History of Manti, Utah
Taken from the Utah History Encyclopedia (Links Added)

Pioneer subsistence agriculture soon gave way to the production of grain for the market. The end of Indian hostilities in the 1870s opened adjacent mountain rangelands during the summer for a range livestock industry, mostly large sheep herds. Hay production increased subsequently. As the settlement grew, poultry production for both meat and eggs also increased in importance. Turkey raising and processing began just prior to World War II, and have become major enterprises since 1947. Irrigation of all croplands is necessary because the climate at Manti is semi-arid. During the 1980s irrigation practices converted from the ditch-and-furrow to the more sophisticated sprinkler types, both in town and farmlands. Sewer lines and natural gas were also introduced in those periods.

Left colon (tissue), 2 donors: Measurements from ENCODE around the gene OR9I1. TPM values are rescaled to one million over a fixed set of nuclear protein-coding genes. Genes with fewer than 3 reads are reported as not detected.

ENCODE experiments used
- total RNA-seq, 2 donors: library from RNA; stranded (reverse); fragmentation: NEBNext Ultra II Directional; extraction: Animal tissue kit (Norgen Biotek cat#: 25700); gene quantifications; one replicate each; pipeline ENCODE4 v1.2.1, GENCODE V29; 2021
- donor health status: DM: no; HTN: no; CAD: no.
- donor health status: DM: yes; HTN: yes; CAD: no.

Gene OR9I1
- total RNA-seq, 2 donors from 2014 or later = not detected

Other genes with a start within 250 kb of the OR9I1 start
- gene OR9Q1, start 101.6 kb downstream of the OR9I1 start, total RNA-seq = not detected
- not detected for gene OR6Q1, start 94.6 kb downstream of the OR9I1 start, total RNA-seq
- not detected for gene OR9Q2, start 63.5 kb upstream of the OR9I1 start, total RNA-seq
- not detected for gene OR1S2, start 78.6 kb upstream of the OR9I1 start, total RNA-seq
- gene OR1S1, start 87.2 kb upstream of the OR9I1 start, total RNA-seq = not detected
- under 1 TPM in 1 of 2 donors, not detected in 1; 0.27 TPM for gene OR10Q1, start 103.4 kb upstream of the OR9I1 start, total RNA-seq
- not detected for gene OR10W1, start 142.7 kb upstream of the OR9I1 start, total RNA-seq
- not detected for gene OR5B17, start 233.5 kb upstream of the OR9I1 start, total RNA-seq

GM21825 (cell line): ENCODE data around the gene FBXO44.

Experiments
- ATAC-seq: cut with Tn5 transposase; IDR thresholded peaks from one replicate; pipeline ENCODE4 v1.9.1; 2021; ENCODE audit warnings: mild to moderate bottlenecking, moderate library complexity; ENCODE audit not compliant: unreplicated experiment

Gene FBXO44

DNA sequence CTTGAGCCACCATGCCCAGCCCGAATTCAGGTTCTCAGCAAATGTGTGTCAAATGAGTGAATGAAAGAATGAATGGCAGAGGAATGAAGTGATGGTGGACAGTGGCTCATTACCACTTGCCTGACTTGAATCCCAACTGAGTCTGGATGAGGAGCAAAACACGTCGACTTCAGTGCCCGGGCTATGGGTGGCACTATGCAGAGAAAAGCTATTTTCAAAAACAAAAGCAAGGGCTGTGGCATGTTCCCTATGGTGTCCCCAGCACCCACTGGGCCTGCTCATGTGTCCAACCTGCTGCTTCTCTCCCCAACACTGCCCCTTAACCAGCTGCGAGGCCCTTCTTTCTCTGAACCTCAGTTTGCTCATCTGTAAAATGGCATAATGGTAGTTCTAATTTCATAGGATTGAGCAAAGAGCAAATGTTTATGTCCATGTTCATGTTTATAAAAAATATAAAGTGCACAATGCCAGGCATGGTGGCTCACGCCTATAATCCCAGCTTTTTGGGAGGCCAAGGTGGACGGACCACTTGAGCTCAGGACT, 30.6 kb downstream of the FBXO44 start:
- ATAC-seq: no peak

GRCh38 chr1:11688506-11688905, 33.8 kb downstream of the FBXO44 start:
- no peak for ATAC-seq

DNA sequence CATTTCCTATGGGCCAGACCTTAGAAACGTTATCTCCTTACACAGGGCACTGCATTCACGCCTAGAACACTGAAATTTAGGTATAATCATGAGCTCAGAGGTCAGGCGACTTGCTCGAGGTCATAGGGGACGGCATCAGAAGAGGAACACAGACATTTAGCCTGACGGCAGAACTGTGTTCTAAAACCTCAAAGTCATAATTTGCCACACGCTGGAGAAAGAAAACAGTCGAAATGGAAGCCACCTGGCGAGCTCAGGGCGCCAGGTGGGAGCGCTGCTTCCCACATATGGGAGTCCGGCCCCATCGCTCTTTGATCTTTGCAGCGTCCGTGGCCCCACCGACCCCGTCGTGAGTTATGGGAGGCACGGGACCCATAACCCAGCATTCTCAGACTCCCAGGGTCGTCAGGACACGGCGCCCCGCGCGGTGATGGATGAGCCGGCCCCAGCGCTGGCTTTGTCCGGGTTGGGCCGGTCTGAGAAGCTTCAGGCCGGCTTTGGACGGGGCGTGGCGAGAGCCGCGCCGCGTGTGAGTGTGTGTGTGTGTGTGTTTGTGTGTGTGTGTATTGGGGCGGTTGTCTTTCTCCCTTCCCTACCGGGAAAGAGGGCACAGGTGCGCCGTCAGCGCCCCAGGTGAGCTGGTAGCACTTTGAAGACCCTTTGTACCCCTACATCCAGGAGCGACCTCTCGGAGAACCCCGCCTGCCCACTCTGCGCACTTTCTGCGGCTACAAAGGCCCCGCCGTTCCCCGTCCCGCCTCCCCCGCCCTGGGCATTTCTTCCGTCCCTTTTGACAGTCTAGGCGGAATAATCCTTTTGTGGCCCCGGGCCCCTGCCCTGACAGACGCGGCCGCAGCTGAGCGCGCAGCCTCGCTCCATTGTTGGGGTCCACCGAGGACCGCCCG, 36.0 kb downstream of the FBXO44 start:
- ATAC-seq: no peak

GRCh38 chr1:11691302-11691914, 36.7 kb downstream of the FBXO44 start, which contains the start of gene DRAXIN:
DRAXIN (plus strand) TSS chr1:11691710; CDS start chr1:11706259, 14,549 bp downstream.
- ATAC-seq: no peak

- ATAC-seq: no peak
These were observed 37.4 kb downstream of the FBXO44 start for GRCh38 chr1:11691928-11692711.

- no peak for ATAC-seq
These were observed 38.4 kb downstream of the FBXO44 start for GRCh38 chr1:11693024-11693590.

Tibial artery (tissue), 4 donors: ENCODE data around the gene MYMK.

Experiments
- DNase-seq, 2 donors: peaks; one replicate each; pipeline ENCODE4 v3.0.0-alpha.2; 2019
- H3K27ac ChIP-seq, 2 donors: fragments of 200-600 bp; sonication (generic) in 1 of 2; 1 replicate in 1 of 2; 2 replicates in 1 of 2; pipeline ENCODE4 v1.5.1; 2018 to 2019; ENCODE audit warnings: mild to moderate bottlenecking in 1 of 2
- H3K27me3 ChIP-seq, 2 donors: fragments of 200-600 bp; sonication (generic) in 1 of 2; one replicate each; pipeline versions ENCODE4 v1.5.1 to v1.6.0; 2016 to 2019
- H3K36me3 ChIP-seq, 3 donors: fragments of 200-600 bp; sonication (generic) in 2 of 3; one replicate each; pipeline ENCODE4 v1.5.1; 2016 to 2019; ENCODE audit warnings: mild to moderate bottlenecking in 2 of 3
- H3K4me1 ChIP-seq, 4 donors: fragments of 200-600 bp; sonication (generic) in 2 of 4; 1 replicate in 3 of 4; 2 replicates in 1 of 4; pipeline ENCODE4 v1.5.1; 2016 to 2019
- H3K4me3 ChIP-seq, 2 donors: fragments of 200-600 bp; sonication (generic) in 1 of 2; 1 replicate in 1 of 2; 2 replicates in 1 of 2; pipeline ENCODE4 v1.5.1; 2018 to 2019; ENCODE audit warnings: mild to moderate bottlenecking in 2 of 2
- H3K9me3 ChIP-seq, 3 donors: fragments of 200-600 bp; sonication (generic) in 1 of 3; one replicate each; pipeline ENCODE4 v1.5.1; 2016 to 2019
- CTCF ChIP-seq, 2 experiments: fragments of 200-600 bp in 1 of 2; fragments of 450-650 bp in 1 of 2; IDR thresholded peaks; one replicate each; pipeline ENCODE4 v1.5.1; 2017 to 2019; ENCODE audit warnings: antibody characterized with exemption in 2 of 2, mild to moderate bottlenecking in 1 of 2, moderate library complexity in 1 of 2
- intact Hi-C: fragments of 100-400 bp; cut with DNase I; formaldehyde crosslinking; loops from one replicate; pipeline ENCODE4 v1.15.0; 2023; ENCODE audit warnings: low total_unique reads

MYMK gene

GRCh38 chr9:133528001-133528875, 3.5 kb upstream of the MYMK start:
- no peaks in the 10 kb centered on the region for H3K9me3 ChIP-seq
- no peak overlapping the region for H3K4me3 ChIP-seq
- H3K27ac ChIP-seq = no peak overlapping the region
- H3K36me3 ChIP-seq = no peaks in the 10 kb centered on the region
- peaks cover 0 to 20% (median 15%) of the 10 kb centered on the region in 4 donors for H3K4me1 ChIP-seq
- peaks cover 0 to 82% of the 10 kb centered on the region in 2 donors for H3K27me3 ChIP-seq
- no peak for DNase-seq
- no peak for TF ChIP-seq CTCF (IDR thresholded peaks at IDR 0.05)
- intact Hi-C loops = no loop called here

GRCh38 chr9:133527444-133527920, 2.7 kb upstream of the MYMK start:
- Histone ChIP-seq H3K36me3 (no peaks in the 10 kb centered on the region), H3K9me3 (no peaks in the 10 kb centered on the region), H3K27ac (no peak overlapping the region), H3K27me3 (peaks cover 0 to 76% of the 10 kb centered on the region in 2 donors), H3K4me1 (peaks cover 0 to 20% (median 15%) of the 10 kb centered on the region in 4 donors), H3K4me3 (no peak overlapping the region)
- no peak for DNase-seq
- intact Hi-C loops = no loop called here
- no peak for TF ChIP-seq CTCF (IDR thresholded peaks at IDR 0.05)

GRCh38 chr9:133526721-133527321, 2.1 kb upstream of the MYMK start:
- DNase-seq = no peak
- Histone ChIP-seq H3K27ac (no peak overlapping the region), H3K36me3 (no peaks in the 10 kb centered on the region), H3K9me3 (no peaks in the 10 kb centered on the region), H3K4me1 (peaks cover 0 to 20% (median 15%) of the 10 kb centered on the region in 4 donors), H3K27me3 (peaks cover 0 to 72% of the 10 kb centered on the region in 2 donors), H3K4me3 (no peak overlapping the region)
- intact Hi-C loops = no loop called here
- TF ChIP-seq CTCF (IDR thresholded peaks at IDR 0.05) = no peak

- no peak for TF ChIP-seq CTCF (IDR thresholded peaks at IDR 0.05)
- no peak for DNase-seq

Between 1889 and about 1905 most Sanpete Valley towns experienced annual summer floods, which followed cloudbursts on overgrazed lands at elevations over 8,000 feet. In the 1890s the Manti City Council put into effect the political action that by 1903 resulted in the protection of its watershed by the federal Forest Service: the Manti National Forest.

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